ByÂ Manika Jain:
UPA government like all other governments has come up with many schemes aimed at mitigating poverty and one such flagship programme is Rashtriya Swasthya Bima Yojana (RSBY). The scheme aims at providing health insurance cover to BPL families; so under this scheme the insurance premium is paid by government.
It is to be noted here that hospitals and insurance companies are associated with RSBY on a business model. The insurance companies are engaged in competitive bidding process and the hospitals charge all their expenses to the insurance company as in case of all health insurance policies. Hence, they are not entitled to differentiate between their customers as a smart card holder or non smart card holder. In contrast to this a WHO survey reveals that on an average patients have to incur an expenditure of Rs. 10,692. As per survey most out of pocket expenditures are incurred because:
– Patients are asked to buy medicines from outside, which is against the agreement signed by insurance company.
– Cards are not received by beneficiaries or are not functioning
– Names have not been included in the card due to problems in the Below Poverty Line (BPL) list or computer list.
The status report of the scheme on website enlightens us further on the inefficient implementations. To give example, in Madhya Pradesh State 7,513 BPL families have been enrolled and government is paying Rs. 309 as premium since 7.12.12; however, not even a single hospital is empanelled. Thus, the ‘to- be- beneficiary’ has a smart card, the government is paying its premium and the insurance company is getting their premium, but in case of illness where will he go?
In Pondicherry 9,486 BPL families have been enrolled and 4 private hospitals have been empanelled as per the websites data but no premium is being paid by the government. Similar is the case of Saiha district of Mizoram and in Arunachal Pradesh as well where BPL families have been enrolled in 10 districts and hospitals have been empanelled only in 2 districts, while premium is being paid by all districts.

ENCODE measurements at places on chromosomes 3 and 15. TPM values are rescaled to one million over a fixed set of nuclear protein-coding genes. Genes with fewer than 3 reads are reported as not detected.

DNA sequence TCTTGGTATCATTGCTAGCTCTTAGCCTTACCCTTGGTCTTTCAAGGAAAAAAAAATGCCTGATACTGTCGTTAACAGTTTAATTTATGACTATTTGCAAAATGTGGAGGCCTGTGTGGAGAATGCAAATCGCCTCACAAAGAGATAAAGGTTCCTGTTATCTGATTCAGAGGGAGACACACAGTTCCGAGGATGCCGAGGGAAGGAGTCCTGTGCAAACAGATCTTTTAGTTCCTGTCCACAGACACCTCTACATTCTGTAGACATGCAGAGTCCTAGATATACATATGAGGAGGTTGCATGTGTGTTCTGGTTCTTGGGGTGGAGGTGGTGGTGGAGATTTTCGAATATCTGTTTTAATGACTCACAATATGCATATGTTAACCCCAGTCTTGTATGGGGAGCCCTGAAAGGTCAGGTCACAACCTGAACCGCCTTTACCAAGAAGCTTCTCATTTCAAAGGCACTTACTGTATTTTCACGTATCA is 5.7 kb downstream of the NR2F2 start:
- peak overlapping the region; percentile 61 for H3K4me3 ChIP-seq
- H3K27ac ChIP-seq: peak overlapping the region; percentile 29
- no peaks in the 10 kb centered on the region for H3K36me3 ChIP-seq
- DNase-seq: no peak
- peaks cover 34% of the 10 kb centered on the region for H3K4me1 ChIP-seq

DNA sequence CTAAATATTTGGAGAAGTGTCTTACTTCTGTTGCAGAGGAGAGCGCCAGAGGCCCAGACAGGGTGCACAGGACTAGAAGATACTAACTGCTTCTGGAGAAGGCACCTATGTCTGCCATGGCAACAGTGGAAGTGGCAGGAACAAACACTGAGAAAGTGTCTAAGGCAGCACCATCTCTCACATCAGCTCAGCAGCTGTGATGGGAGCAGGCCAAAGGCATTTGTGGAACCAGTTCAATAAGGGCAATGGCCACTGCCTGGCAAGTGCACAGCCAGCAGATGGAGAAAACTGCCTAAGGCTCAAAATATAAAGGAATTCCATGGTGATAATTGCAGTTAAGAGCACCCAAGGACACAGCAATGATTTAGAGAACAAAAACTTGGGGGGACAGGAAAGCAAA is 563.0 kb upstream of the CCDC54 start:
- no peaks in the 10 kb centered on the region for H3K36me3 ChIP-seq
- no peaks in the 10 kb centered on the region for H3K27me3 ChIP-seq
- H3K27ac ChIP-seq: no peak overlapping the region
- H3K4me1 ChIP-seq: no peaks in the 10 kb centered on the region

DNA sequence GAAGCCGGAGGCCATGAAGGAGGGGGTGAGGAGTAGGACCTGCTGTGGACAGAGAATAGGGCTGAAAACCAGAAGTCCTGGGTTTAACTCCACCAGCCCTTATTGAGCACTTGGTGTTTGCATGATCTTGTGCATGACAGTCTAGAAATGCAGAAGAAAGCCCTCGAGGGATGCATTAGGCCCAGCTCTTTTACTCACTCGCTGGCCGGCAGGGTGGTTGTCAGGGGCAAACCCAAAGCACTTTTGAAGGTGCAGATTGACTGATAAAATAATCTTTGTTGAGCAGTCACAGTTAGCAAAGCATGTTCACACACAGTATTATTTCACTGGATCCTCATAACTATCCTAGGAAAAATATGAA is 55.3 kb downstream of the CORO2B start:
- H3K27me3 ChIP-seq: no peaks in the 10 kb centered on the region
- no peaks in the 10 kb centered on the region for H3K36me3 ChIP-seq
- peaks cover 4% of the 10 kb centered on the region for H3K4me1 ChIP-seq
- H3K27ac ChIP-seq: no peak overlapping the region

Hence, the scheme even in 4th year of running is still in experimental state and unaccountability and irresponsibility of government has left the scheme ineffective. As per Dr. Devadasan “If people fail to trust in the scheme they may get disillusioned by the ‘free hospitalisation scheme’. There will be a tendency to drop out of the RSBY scheme. This, in turn, will also trigger a vicious circle of high claims and higher premiums, thereby making the scheme unsustainable.”
To implement the scheme and to bring alive its principle of providing health insurance cover it is required that insurance companies and hospitals are made more accountable. The insurance companies have to ensure that all the smart cards issued are working and that data is properly maintained. The hospitals will have to rake the responsibility of treating the health insurance covered by scheme on par with other health insurance. As usual, the government and nodal agencies have to be made accountable.
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